Dueland said he has been working with commissioners for more than six months, and Morris said he wrote to commissioners in July 2011, encouraging them to find an alternative site.

Dueland said commissioners were "leaving him no other course" than to encourage more public viewpoints on the courthouse site.

Dueland said he would have looked into the situation earlier, but he trusted commissioners and the jail study committee "to look at alternative sites."

Dueland said from an economic viewpoint, "it's not expensive to haul prisoners one to two miles."

Commissioner Steve Downer urged everyone to not lose sight that the sheriff's offices need to be close to the courthouse, not a mile or two away.

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Where has Dueland been the last six years? Dack is right, it's not like the Commissioner's have rushed into this decision or given the community several opportunities to voice their opinions. Building the jail near the existing courthouse is the most cost effective decision. We've all been worried about the cost of things going up, bad economy, etc. then why should we listen to anyone trying to make us spend more just because they don't like the location? They're going to make it aesthetically pleasing and not stick out like a sore thumb. And, it's the most economical way now and for future expenses. Don't cry now if you haven't been involved over the last 6+ years!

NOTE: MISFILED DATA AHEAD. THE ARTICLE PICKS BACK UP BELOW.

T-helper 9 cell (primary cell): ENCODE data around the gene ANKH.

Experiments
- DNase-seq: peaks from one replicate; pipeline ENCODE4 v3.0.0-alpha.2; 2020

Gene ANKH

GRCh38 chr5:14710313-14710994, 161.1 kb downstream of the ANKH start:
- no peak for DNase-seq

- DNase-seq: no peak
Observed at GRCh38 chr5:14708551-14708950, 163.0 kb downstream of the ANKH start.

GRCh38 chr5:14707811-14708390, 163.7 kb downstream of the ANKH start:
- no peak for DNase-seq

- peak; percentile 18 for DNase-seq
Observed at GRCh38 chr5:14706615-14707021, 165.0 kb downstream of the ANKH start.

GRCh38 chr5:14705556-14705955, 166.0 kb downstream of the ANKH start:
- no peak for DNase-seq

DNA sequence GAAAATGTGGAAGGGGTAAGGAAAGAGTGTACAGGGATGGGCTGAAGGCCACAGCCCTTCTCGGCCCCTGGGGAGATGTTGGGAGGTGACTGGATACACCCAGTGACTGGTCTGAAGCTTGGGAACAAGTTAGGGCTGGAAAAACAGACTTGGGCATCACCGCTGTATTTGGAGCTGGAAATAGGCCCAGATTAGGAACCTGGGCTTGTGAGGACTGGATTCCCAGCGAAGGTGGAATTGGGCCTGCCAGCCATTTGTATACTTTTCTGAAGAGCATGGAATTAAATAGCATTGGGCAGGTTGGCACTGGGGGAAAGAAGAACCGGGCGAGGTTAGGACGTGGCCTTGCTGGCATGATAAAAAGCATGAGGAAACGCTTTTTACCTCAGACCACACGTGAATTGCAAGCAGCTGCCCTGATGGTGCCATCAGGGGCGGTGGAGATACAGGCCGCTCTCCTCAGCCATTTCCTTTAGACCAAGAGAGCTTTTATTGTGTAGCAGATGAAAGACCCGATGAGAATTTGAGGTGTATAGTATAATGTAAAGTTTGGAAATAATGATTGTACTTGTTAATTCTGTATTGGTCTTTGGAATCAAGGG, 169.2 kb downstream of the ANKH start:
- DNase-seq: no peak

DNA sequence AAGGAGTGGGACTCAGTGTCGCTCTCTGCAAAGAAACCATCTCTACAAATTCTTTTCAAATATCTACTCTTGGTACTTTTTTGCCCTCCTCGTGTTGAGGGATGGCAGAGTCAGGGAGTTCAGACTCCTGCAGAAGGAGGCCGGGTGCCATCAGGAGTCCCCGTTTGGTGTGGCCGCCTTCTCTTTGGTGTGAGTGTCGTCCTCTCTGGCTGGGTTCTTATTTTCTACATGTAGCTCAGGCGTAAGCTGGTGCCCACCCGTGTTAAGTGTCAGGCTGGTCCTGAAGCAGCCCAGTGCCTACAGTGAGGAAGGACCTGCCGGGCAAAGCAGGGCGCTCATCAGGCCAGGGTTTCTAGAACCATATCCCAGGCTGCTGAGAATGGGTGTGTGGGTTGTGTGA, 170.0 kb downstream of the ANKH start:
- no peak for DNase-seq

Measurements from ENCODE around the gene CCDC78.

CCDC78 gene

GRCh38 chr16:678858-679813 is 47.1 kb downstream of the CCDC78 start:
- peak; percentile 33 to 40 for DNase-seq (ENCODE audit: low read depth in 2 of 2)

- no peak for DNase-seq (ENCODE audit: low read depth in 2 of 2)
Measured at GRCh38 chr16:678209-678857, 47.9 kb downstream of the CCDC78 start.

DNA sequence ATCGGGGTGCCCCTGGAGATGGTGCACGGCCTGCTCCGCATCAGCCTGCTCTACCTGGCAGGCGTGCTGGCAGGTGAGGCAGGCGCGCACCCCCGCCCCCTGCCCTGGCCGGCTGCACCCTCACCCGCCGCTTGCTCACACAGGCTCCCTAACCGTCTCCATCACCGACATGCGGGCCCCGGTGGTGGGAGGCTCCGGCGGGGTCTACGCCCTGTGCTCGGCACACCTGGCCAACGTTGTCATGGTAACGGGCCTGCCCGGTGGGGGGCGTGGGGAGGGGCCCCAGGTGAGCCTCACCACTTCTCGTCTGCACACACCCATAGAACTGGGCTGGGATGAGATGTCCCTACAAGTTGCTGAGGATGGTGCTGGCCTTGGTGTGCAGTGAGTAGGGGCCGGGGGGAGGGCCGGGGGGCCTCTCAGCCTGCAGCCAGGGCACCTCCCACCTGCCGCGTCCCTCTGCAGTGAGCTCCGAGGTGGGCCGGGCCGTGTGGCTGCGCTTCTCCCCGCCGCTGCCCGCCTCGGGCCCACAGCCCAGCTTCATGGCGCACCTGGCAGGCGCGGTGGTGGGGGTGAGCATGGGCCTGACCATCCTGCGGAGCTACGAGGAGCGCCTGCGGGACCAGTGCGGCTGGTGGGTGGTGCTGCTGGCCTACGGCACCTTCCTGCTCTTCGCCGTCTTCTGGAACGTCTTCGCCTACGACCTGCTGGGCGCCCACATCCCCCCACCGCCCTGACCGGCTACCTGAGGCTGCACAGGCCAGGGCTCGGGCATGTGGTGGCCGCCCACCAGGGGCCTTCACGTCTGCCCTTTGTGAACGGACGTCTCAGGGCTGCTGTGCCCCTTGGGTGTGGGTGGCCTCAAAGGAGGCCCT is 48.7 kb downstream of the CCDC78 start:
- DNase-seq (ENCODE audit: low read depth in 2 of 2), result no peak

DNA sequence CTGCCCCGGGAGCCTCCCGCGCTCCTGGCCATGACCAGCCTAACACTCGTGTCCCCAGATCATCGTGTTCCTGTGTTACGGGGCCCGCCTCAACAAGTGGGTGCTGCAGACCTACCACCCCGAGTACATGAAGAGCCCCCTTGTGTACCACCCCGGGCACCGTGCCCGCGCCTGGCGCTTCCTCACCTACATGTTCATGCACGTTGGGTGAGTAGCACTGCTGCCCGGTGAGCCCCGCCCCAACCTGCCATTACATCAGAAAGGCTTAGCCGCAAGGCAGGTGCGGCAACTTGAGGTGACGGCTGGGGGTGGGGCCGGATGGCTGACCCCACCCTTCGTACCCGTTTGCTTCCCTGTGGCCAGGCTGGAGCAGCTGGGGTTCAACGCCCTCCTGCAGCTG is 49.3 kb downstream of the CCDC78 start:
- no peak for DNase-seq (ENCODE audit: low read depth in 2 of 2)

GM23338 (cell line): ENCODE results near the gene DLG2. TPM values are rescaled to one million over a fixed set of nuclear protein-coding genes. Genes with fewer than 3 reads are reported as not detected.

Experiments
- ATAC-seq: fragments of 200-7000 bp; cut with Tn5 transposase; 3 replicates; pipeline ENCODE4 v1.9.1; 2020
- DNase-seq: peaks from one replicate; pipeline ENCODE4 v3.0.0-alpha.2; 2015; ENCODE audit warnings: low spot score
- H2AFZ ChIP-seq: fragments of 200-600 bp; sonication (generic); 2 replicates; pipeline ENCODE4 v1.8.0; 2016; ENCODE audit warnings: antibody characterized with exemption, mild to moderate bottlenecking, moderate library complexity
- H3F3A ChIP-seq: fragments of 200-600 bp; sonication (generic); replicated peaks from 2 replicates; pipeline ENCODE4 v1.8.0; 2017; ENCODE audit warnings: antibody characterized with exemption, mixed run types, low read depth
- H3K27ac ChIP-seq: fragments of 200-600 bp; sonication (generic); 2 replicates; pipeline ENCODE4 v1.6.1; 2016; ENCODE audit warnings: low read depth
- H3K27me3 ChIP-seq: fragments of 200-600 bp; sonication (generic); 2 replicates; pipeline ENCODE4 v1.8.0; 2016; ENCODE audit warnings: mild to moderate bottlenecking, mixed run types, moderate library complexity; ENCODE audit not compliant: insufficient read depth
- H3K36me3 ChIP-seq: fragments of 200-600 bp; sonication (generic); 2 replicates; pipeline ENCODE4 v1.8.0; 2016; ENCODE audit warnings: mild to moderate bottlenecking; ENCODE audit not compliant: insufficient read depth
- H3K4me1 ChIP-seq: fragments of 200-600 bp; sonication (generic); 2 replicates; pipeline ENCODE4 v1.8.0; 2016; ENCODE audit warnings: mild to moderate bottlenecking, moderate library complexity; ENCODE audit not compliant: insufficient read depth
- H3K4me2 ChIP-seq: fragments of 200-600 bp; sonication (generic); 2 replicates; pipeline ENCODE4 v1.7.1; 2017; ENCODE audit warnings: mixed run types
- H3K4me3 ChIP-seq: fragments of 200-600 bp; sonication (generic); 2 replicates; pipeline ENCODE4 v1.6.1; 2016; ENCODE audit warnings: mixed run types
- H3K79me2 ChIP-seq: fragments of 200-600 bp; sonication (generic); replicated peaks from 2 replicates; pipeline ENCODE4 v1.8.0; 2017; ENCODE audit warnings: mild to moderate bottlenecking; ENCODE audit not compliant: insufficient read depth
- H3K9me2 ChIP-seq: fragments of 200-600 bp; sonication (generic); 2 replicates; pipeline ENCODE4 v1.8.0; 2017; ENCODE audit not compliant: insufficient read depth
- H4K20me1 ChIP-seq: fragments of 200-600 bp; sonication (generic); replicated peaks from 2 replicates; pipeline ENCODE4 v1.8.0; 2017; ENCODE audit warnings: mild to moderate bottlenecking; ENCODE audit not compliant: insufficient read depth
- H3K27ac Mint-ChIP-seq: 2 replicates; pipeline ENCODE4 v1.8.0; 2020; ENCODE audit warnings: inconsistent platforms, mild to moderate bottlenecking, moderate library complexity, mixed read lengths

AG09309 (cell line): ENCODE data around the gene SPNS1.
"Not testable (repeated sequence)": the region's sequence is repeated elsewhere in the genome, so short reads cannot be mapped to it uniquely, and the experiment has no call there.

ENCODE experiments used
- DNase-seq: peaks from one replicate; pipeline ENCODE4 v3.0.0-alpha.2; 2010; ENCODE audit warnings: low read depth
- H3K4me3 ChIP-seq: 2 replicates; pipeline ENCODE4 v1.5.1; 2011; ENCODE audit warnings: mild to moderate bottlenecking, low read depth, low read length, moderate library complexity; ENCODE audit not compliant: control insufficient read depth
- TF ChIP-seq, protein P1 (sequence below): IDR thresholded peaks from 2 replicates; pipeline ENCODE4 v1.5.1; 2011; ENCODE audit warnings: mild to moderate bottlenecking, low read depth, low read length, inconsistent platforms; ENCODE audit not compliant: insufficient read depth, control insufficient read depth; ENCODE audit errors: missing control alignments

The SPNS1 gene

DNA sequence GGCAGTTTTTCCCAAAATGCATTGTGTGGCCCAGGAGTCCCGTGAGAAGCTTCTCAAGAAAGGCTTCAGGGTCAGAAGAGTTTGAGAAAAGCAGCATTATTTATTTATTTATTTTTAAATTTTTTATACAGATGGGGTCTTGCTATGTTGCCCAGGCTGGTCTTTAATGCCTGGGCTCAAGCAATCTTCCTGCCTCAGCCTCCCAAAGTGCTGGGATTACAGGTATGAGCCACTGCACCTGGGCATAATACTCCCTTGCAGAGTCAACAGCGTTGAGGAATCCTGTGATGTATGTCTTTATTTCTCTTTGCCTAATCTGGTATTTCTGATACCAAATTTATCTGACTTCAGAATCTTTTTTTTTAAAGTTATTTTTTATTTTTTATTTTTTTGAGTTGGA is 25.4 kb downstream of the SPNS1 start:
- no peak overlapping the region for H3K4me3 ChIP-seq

-- Posted by Rural Citizen on Tue, Mar 20, 2012, at 1:17 PM

Amen Rural Citizen where were these people when the vote for or against a jail was to decide how the new safety center was to be built. They could of had the jail on west 5th

-- Posted by g-man on Tue, Mar 20, 2012, at 4:25 PM

Rural you are correct, where have they been? Perhaps they thought the current commissioners would yet again stick their heads in the sand and ignore the problem ......like the commissioners have been doing for the past 40 years.

If they do not like the location, let them buy the land north of the court house for whatever amount of money the county has already sunk into it. PLUS enough to buy the land that Dueland thinks is such a great site. Let's see them put their money where their mouths are! If north of the courthouse is so repulsive let 'em pay to move the jail to their alternate site, but these people want the taxpayers to sink even more into an alternate site. Money talks around here just as much as anywhere, talk loud enough and I bet the commissioners just might agree to move the site, make them an offer they can't refuse.